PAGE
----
A total of 35 batches of Treasury bonds amounting to about 2.35 trillion yuan (324.8 billion U.S. dollars) were issued by the Chinese Ministry of Finance (MOF) in 2007, 1.46 trillion yuan more than in 2006, said the MOF Wednesday.
Statistics from the MOF showed that among the 35 batches of T-bonds, there were eight batches of special treasury bonds totaling 1.55 trillion yuan, 21 batches of book-entry treasury bonds totaling 634.7 billion yuan, five batches of certificate treasury bonds of 160 billion yuan and one batch of electronic saving bonds for about 3.4 billion yuan.
The ministry said by the end of 2007, China's aggregated domestic debt balance exceeded five trillion yuan for the first time, doubling the figure from the end of 2003.
In 2007, the country's total transaction volume of treasury bonds reached 19 trillion yuan, nearly 50 percent more than that of 2003.
Assistant Financial Minister Zhang Tong told a national treasury bonds conference held earlier this week that the scale of treasury bonds market was expanding fast in China, with more and more investment attracted into the growing market, and gave strong support to the Chinese economy.
China will maintain a prudent fiscal policy next year, according to the key Central Economic Work Conference held at the end of last year.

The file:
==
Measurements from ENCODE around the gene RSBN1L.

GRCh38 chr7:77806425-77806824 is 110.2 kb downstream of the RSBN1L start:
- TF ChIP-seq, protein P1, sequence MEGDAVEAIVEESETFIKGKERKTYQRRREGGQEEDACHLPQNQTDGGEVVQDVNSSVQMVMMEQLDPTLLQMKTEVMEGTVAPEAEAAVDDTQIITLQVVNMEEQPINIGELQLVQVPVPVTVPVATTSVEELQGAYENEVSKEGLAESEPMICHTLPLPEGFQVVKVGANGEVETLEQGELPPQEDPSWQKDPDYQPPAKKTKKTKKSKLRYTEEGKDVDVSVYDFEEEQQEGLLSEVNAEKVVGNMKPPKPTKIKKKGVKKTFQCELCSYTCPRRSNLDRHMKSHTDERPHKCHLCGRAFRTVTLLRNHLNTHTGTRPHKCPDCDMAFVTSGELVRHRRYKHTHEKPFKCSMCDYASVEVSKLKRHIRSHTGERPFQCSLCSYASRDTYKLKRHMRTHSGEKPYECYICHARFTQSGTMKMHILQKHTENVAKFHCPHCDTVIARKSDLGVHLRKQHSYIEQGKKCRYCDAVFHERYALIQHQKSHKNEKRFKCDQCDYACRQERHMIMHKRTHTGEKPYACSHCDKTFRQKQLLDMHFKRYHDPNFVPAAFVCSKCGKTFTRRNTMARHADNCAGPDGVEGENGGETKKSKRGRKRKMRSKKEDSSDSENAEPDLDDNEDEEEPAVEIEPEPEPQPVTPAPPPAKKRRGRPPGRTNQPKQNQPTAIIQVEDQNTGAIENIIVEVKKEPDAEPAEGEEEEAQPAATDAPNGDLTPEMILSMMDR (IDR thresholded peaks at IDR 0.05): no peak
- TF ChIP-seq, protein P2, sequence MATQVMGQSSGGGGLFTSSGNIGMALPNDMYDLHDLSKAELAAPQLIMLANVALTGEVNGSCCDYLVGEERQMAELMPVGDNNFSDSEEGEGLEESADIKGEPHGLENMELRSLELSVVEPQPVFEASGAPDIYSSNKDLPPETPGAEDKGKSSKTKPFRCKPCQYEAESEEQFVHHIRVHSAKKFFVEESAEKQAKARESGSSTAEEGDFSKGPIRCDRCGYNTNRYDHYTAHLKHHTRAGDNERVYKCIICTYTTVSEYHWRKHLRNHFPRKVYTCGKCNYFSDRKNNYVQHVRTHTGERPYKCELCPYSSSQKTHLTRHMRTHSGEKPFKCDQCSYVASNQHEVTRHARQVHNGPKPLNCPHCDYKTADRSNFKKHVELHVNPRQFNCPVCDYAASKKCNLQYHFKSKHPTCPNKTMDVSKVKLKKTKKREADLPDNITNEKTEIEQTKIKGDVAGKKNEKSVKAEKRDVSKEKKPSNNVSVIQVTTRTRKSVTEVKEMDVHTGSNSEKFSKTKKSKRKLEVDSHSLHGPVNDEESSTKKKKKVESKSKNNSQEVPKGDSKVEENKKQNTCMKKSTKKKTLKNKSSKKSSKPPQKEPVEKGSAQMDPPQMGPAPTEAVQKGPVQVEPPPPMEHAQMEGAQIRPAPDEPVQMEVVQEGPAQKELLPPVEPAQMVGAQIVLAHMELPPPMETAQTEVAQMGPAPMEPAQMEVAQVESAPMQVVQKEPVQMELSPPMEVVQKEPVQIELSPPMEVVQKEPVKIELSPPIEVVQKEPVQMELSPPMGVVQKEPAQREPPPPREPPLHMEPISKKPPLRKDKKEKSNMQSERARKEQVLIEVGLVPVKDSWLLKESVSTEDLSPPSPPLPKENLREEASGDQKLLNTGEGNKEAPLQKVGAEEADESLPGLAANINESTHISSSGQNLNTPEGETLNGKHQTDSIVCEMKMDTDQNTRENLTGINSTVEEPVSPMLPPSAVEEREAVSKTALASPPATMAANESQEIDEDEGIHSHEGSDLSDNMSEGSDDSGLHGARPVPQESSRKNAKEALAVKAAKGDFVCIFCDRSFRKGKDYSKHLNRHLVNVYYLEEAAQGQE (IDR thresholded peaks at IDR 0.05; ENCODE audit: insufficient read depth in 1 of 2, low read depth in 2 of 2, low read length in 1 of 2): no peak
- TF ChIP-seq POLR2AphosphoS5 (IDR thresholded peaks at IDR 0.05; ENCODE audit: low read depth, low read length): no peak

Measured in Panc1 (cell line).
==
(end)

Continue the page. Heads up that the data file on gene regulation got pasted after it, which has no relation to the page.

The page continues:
"As one part of the prudent fiscal policy, China would narrow its fiscal deficit and cut the volume of treasury bonds issued for long-term construction projects this year", said Chinese Financial Minister Xie Xuren at the national financial work conference last month.
The central government capital spending will focus on improving production and living conditions in rural areas, environmental protection and supporting infrastructure projects.
China's central fiscal deficit was set at 245 billion yuan for 2007, down 50 billion yuan from 2006, and treasury bond issues intended for long-term construction projects were set at 50 billion yuan in 2007, down 10 billion yuan from 2006.
"The government should enhance the scientific planning and innovation in issuing Treasury bonds and improve the synergy effects with the monetary policy in the future, " added Zhang.
China's central bank announced on Jan. 16 it would raise the required reserve ratio for commercial banks by half a percentage point on Jan. 25.
The ratio would be raised to 15 percent, the highest since 1984,part of the stringent monetary policy. This was to siphon excess liquidity from banks and curb the overly-fast growth of credit against the backdrop of the country's foreign exchange reserve that had reached 1.53 trillion U.S. dollars by the end of 2007, up43.32 percent from a year earlier.